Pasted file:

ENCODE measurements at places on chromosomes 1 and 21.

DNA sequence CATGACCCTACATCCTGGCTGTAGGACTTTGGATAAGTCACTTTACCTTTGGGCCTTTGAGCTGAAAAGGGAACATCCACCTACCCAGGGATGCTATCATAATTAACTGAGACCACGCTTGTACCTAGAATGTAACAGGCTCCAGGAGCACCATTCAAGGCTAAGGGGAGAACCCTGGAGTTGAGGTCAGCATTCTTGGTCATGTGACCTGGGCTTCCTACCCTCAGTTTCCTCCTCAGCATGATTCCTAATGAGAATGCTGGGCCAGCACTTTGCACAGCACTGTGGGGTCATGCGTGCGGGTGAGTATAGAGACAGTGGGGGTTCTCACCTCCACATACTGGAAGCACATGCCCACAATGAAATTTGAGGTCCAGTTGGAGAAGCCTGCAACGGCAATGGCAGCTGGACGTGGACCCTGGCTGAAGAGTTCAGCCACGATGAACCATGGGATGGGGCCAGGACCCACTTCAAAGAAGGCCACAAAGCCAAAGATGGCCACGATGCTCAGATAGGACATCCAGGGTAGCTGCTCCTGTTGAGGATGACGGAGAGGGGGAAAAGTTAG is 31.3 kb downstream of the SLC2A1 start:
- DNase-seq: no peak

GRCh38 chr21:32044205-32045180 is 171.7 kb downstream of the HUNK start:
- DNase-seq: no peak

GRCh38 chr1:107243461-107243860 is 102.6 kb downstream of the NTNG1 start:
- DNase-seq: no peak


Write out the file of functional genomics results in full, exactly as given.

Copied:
ENCODE measurements at places on chromosomes 1 and 21.

DNA sequence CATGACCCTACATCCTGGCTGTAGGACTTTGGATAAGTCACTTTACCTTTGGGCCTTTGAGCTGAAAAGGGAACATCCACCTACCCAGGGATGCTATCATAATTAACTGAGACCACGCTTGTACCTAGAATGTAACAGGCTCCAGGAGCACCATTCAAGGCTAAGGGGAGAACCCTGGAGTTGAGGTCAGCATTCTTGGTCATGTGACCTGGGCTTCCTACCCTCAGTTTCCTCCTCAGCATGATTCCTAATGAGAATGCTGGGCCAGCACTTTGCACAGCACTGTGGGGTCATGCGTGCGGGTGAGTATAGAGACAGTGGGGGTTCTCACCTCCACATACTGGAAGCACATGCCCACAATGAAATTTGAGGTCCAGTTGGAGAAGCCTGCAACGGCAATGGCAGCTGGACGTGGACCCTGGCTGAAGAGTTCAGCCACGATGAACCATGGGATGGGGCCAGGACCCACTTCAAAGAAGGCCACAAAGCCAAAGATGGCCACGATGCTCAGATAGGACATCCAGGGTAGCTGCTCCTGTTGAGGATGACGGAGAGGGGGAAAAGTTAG is 31.3 kb downstream of the SLC2A1 start:
- DNase-seq: no peak

GRCh38 chr21:32044205-32045180 is 171.7 kb downstream of the HUNK start:
- DNase-seq: no peak

GRCh38 chr1:107243461-107243860 is 102.6 kb downstream of the NTNG1 start:
- DNase-seq: no peak